German lawmakers vote to end ban on 'advertising' abortions
BERLIN -- German lawmakers voted Friday to end the country's ban on advertising abortions, which has in the past led to doctors being prosecuted for providing information about the procedure to potential patients.
Government parties and the Left party voted to lift the restriction, while the center-right Christian Democrats and the far-right Alternative for Germany voted against.
Parliament also voted to annul the convictions of doctors since Oct. 3, 1990, when West Germany's abortion laws were applied to the whole country upon reunification. Under Germany's criminal code, doctors risked a fine or prison sentence of up to two years if convicted of advertising abortions.
Under a compromise deal in 2019, former Chancellor Angela Merkel's government left the ban formally in place but allowed doctors and hospitals for the first time to say on their websites that they perform abortions. They were not, however, allowed to give more detailed information.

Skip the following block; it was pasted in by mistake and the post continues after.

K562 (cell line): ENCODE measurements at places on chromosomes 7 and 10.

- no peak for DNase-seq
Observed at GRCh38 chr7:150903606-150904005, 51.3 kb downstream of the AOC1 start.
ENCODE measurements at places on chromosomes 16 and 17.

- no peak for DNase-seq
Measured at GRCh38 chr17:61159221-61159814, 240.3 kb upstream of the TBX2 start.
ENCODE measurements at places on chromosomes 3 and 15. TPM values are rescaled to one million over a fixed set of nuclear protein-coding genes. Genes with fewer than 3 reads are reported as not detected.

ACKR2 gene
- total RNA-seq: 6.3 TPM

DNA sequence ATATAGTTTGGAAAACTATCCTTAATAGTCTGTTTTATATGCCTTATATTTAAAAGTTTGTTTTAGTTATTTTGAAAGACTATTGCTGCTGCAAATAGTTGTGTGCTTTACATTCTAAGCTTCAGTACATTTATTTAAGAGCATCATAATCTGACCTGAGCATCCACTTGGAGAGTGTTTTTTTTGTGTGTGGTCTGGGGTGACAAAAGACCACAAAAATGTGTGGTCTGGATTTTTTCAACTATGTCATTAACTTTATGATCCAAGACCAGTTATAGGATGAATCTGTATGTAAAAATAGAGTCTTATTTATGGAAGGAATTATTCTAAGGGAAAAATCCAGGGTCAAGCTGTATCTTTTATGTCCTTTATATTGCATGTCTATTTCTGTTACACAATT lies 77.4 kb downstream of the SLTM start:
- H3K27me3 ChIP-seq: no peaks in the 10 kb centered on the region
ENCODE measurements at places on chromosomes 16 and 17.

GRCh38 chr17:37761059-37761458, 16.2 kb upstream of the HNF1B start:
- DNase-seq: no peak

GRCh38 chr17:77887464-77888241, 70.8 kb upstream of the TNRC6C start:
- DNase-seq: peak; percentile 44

Families Minister Lisa Paus welcomed the parliamentary decision and said it was now time to discuss ending the ongoing criminalization of abortion.
In general abortions are a crime in Germany, but they are not punished if carried out within the first 12 weeks of pregnancy. Women seeking an abortion must undergo counseling three days before the procedure.
Abortions for health reasons or because the pregnancy resulted from rape are legal.
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